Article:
Iran: Thanks the UNODC HIV section for their work in Iran, particularly work with women and children. Death penalty was not meant to be discussed in this section. Some countries insist the world should think like them. The death penalty is supported by our people; it is anchored in religious practices. Human rights are not only to be understood in the way that some countries think. I do not support the death penalty, but people can choose not to be involved in activities that lead to the death penalty. The government is under pressure from the people to apply the death penalty for trafficking. There is nothing on the document on the death penalty. Let’s implement the good recommendations of the document.
Corina Giacomello, Equis Justicia Para Mujeres: We want to highlight the situation of women and our actions to promote government interventions in this field. Female drug users face the following social and cultural violence: stigma, shame, fear of losing custody. Lack of public policies responding to increasing female prison population. Drug related crimes first or second cause. Illicit drug trafficking network recruit people in situations of vulnerabilities. Abuse of criminal law and one size fits all approach discrimination of women. We work with Mexican government on this. We are convening an inter-institutional dialogue to synchronise institutional responses and reach government commitment, and hold authorities accountable for their commitments nationally and internationally. We are organising a regional dialogue with Mexican and Latin American authorities, we carry out strategic litigation, we are producing a study of drug courts with a gender perspective, etc. Full statement available here.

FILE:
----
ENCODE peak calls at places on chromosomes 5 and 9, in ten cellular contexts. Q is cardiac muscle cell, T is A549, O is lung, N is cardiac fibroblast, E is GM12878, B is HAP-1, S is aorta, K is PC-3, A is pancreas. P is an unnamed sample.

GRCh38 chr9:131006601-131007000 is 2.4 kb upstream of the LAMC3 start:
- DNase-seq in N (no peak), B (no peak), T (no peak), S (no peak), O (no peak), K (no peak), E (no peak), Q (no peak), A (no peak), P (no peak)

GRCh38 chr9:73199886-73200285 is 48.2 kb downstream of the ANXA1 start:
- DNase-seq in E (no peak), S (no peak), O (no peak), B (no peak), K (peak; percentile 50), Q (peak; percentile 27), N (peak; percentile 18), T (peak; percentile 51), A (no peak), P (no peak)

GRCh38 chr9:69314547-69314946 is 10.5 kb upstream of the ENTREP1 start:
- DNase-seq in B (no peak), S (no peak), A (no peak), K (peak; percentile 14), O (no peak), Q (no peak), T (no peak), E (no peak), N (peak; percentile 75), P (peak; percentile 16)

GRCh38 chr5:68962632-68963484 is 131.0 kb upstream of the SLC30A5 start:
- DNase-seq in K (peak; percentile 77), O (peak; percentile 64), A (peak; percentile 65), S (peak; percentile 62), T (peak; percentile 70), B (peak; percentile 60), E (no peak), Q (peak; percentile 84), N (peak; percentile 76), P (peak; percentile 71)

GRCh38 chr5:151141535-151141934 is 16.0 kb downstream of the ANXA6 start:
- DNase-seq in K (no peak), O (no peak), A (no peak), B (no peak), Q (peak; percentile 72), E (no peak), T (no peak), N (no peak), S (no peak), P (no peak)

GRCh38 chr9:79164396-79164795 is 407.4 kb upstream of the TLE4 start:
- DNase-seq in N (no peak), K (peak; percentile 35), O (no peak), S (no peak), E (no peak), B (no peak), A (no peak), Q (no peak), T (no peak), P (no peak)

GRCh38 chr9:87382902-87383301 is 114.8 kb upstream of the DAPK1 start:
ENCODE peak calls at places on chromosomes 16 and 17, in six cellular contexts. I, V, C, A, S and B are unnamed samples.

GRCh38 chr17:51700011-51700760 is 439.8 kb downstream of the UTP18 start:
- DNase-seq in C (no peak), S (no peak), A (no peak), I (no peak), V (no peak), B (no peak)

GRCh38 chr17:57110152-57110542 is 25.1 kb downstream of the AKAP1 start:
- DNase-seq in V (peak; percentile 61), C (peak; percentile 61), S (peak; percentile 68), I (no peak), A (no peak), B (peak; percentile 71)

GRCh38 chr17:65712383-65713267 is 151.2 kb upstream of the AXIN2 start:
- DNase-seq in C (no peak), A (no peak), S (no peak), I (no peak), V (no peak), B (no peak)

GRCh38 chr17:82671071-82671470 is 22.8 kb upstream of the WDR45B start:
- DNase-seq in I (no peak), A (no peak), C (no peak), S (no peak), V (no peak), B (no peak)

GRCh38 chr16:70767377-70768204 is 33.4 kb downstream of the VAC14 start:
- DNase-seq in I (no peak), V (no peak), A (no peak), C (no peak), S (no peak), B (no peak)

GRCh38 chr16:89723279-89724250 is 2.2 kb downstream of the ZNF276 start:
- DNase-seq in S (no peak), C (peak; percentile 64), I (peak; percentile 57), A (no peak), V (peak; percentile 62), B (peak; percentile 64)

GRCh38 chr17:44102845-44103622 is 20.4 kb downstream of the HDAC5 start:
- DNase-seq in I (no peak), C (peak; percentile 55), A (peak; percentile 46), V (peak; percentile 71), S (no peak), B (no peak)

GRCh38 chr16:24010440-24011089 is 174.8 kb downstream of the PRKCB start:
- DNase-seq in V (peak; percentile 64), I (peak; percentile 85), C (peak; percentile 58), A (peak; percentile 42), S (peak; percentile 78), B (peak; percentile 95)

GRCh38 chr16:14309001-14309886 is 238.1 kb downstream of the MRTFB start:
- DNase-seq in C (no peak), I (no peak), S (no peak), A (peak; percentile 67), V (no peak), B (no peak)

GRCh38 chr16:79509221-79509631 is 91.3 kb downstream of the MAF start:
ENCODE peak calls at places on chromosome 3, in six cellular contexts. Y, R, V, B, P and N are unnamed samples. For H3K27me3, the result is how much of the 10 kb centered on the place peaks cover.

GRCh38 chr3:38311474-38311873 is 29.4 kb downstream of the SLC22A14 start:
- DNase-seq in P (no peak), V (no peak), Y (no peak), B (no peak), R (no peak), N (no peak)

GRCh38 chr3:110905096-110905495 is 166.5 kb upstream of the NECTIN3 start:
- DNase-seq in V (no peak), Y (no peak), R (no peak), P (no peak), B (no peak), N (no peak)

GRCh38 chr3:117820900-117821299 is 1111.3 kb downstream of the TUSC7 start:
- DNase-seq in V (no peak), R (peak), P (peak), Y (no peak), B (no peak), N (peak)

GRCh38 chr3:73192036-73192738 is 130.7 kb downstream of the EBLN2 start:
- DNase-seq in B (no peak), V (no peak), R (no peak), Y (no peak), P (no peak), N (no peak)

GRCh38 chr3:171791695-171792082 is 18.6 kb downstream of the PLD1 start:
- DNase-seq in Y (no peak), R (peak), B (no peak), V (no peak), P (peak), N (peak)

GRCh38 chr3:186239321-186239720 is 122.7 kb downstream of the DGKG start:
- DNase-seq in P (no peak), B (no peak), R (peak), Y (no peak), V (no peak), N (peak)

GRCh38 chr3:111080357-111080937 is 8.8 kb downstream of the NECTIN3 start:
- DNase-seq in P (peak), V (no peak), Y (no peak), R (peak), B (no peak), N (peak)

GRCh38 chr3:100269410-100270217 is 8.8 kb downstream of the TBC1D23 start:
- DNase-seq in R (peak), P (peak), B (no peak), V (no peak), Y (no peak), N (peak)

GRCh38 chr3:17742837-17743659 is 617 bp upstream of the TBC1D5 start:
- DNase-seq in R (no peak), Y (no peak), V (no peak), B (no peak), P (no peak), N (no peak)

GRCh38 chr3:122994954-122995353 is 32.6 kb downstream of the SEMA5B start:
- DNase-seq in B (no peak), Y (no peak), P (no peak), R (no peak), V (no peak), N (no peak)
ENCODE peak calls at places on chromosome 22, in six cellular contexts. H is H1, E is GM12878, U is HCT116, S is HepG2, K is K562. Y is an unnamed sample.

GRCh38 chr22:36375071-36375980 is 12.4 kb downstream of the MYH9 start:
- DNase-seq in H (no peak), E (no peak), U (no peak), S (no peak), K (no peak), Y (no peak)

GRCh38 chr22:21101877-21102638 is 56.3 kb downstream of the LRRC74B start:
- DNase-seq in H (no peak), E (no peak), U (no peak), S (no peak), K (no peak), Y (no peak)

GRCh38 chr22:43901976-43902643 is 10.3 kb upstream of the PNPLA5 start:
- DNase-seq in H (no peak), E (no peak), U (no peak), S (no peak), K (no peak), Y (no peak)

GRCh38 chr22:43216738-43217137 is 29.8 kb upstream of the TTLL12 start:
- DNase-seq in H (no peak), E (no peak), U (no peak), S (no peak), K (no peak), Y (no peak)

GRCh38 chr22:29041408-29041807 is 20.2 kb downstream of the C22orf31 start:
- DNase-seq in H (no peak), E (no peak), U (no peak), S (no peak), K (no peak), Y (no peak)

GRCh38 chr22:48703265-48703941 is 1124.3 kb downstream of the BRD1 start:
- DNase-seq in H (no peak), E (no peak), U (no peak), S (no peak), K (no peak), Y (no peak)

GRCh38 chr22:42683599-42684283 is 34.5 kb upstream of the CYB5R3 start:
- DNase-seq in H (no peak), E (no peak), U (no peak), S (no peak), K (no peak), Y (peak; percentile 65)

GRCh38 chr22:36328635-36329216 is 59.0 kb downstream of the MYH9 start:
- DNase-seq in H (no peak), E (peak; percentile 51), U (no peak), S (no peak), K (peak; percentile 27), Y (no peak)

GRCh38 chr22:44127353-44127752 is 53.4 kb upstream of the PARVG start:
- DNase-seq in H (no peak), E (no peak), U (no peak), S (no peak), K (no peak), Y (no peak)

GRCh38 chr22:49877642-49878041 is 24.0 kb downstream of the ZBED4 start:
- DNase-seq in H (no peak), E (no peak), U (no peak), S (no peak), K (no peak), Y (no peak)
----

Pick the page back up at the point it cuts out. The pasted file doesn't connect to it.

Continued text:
Damon Barrett, International Centre on Human Rights and Drug Policy: Full statement available here.
Esbjörn Hörnberg, Vienna NGO Committee on Drugs (VNGOC): thanks the opportunity for the civil society to participate both in person and remotely via video messages. The VNGOC will coordinate input for the fifth CND intersessional.
Chair: The remaining chapters will be discussed at the upcoming intersessional on the 27-28 October.